2. The priesthood is different. The Old Testament legislated a separate priesthood that was passed down to the descendants of Aaron. Under the New Testament, every Christian is one of God’s priests. We are a royal priesthood (1 Pet. 2:9) offering our spiritual service to God (Rom. 12:1-2).

3. The worship is different. Under the Old Testament, the Law allowed for a separate group of singers (organized by David) who used mechanical instruments of music in worship to God. The Scriptures declare, “And he set the Levites in the house of the Lord with cymbals, with psalteries, and with harps, according to the commandment of David, and of Gad the king’s seer, and Nathan the prophet: for so was the commandment of the Lord by his prophets” (2 Chron. 29:25). The use of mechanical instruments of music in the Christian dispensation is without divine authority.

Furthermore, there is nothing in the Old Testament that corresponds with the Lord’s supper. Jesus instituted the Lord’s supper on the night he was betrayed. The Lord’s supper was not a part of the Old Testament worship. Prayer in the name of Jesus was not a part of the Old Testament worship. Jesus said, “Whatsoever ye shall ask the Father in my name, he will give it you. Hitherto have ye asked nothing in my name: ask, and ye shall receive, that your joy may be full” (John 16:23-24). The manner of funding God’s worship has changed from tithing to a free-will offering (1 Cor. 16:1-2). The preaching of apostolic doctrine” was not a part of the Old Testament (cf. Acts 2:42).

4. God’s marriage laws are different. The Old Testament allowed men who participated in polygamy to be received into the fellowship of God and his people (Abraham, Jacob, David, etc.). In the New Testament, the Lord instructed, “Nevertheless, to avoid fornication, let every man have his own wife, and let every woman have her own husband” (1 Cor. 7:2). No one could serve as an elder or deacon but those who were the husband of one wife (1 Tim. 3:2, 12). There were other Old Testament legislations that are not a part of the New Testament law of marriage. Here are some Old Testament laws on marriage that are not duplicated in the New Testament: (a) A priest could not marry a prostitute or a divorced woman (Lev. 21:7); (b) One who falsely charged that his wife was not a virgin when they married could never divorce his wife (Deut. 22:19); (c) One who commited fornication with a woman who is not betrothed was fined 50 shekels, married the woman, and could never divorce her (Deut. 22:28-29); (d) If one divorced his wife and she married another, he could never have her again as his wife, even if her second husband died (Deut. 24:1-4); (e) Adulterers were to be put to death (Lev. 20:10). Those who claim that there is but one eternal covenant have not explained why these provisions of the Old Testament are not still binding today.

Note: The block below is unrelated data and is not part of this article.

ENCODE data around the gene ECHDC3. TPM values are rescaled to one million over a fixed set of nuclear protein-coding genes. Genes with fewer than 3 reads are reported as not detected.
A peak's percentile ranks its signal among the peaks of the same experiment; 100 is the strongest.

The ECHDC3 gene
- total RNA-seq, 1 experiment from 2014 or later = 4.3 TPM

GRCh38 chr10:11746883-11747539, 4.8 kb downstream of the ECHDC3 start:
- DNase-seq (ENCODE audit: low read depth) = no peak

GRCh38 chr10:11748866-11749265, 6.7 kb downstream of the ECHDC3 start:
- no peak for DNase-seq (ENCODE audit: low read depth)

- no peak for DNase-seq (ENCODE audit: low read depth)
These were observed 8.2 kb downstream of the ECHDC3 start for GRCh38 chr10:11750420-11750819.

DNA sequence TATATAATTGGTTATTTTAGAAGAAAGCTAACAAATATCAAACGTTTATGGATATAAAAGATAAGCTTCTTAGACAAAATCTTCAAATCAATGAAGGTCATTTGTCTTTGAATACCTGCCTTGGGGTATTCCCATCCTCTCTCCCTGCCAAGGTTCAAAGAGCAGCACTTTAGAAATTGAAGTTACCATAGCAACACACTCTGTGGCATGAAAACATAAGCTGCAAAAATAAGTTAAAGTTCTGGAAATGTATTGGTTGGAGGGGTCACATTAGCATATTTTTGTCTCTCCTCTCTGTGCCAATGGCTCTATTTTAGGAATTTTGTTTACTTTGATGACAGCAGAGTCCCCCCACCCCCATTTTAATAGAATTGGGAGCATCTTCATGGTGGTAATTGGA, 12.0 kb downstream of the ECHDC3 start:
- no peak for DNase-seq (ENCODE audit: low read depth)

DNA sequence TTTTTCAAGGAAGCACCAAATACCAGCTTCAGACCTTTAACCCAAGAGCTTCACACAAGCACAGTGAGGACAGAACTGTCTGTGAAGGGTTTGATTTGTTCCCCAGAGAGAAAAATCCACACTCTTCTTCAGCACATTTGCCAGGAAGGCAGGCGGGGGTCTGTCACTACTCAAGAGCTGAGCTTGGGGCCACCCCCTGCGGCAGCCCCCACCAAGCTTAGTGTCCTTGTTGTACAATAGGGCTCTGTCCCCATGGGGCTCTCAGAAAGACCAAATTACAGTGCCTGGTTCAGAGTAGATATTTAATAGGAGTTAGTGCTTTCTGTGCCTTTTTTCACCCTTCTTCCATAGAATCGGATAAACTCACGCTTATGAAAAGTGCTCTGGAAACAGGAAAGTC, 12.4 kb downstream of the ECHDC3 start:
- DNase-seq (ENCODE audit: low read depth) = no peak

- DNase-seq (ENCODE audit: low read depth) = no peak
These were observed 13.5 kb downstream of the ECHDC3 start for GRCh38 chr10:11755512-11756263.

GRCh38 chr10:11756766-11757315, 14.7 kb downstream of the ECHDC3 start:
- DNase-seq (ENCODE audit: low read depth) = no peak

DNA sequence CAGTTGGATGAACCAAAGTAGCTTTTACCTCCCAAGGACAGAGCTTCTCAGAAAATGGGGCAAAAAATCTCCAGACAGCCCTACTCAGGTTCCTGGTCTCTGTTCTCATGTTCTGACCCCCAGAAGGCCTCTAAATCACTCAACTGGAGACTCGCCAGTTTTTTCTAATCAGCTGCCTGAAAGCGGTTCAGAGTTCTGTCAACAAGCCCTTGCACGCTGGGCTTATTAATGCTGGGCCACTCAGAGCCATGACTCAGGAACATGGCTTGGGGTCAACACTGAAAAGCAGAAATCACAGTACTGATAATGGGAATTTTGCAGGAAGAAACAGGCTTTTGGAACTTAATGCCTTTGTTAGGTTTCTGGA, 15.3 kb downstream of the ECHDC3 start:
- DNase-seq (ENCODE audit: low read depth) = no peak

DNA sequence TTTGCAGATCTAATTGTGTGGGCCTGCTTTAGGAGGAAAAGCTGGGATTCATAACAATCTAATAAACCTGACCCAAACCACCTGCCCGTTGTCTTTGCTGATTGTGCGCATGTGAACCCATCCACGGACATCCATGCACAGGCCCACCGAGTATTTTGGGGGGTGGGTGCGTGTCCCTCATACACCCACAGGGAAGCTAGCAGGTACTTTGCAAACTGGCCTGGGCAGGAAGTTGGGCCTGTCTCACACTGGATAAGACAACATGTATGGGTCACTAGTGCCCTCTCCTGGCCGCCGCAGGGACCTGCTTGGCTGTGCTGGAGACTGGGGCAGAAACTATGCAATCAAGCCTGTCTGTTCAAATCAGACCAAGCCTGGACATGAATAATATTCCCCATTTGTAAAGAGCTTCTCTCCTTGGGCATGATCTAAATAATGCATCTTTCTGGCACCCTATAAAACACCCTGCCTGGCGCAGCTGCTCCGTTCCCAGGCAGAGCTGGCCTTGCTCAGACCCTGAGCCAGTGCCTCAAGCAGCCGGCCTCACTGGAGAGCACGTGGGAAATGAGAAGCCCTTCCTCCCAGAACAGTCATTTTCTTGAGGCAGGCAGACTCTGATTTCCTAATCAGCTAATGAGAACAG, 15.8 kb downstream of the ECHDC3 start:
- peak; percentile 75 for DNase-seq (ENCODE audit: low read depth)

We need to remember the fundamental themes of the Bible, one of which is that in these days, God speaks to us through his Son. “God, who at sundry times and in divers manners spake in time past unto the fathers by the prophets, hath in these last days spoken unto us by his Son, whom he hath appointed heir of all things, by whom also he made the worlds” (Heb. 1:1-2). We are no longer living under Old Testament legislation.

Guardian of Truth XLI: 18 p. 2
September 18, 1997